I agree on your comments about washing. I’m on the fence whether to continue growing/selling any of these delicate micros that need to be washed.Growing in soil does have the drawback of needing a rinse which reduces the shelf life. Not good when trying to sell these guys. The other option I suppose is going hydroponic… something I’ve stayed away from so far.

    • John Kochanowski

      UPDATE: Resolved my arugula issues… they grow beautifully. I simply switched to covering the seeded tray with a Coroplast board. We leave them covered for about 4 days. when we see the tops of the yellow seedlings pushing the board up, we remove the corplast board and place an upside down tray for another day or two. After that, full light. We do uncover them and let them “rest” without light for at least 4 hours up to 8 hours. They seem to do best in my indoor single T5 environment for a total (seed to harvest) cycle of 12 days. I will experiment with changing to two T8’s and see if I can get the same results in a shorter timeframe. One additional note, I only water from the top one time, when the seedlings are about 1-inch tall. After that it is all bottom watering. I hope to have my site running soon where I can share the progress.

      • Great news, John. I’ve found Arugula is best harvested at around 12 days as well. I’m not sure about T8 v T5, from all of my research, T5 is just a more efficient light overall and should be run in place of a T8 or T12 no matter what. Keep me posted on your site.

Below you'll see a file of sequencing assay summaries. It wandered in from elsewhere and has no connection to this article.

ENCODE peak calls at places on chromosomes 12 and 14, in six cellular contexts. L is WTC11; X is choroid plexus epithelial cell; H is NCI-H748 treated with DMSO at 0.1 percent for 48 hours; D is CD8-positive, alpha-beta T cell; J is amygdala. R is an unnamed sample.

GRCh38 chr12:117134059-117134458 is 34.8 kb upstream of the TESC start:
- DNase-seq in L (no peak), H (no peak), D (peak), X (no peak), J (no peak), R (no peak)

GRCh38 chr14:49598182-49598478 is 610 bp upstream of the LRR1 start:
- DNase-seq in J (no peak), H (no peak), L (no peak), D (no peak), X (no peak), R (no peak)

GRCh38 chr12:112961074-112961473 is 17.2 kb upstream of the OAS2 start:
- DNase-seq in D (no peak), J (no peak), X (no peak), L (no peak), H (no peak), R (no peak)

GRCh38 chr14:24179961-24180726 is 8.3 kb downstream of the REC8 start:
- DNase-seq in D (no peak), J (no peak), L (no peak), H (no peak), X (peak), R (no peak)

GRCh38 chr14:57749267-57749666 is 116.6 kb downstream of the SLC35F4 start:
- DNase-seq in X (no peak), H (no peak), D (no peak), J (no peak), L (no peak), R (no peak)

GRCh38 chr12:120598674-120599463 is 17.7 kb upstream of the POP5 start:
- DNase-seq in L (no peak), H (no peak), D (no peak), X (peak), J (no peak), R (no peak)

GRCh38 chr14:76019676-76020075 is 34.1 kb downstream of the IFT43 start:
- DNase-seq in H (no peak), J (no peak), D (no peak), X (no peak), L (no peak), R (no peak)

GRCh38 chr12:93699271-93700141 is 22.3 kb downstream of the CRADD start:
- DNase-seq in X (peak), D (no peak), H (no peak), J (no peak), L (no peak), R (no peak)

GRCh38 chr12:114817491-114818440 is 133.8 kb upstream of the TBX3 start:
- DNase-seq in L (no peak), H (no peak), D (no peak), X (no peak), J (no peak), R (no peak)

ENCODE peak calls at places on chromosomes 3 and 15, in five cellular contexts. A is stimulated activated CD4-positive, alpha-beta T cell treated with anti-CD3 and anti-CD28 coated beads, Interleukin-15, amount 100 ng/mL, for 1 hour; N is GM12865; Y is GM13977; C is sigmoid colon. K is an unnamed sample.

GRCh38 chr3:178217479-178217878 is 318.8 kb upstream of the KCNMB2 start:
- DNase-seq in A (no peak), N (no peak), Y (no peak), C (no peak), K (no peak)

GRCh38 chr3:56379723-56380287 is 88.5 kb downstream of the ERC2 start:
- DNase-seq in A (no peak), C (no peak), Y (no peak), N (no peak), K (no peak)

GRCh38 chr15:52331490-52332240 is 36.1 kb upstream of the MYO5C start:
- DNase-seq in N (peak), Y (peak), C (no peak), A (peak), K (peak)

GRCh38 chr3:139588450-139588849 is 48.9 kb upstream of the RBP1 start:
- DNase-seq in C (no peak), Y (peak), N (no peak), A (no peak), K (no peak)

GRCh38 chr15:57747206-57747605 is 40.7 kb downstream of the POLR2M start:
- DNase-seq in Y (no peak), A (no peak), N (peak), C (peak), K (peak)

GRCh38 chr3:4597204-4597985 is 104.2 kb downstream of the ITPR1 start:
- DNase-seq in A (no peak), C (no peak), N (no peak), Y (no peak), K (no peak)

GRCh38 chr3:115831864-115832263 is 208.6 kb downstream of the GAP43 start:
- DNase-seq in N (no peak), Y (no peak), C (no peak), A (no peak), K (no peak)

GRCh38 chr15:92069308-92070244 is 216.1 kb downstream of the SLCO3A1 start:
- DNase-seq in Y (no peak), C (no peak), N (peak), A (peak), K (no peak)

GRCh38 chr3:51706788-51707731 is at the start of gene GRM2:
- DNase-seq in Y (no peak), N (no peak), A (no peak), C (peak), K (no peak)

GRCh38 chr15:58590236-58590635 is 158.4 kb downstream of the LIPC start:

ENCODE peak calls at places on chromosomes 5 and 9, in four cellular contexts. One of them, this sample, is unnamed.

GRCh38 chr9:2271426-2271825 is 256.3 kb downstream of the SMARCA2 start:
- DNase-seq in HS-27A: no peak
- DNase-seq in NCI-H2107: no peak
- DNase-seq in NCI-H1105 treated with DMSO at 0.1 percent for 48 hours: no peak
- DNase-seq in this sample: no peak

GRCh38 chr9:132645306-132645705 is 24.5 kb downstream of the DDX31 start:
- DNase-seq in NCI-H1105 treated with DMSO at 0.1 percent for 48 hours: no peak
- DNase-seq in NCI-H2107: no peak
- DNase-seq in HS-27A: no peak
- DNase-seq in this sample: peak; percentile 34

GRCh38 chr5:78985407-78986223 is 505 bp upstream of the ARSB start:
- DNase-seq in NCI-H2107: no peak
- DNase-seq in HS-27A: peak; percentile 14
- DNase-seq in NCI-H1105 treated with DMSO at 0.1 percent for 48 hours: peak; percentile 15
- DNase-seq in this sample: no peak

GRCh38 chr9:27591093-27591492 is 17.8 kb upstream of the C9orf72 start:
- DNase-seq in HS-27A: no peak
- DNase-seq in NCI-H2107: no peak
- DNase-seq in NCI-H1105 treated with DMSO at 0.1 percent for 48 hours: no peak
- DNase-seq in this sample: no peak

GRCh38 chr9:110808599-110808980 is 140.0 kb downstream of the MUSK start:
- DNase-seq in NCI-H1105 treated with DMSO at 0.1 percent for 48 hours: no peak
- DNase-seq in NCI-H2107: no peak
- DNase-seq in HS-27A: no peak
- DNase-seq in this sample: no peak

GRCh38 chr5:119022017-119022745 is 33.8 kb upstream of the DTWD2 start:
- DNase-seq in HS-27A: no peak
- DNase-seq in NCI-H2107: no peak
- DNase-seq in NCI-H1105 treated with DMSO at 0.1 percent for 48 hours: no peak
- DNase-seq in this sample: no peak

• Luis Eduardo Gómez De Aranda J

        Do you mean a single T5 light over them? What length are you using? How many trays do you cover with that single T5 light? Thanks!

        • I use the light I recommend here: – usually 4′ long and 4 tubes.

          • Luis Eduardo Gómez De Aranda J

            Yes, but for example, would you use one 4-foot T5 to light 5 of these trays? Considering they’re 10 inches wide, would a single 4-foot T5 be enough to light 5 of them?

            I’m asking about growing arugula by the way. Sunblaster seems to recommend using one tube for a width of 20 inches and a length of 4 feet (in case of 4 foot tubes, of course)

            Considering it’s in their interest to sell as many tubes as possible, I deem this information trustworthy.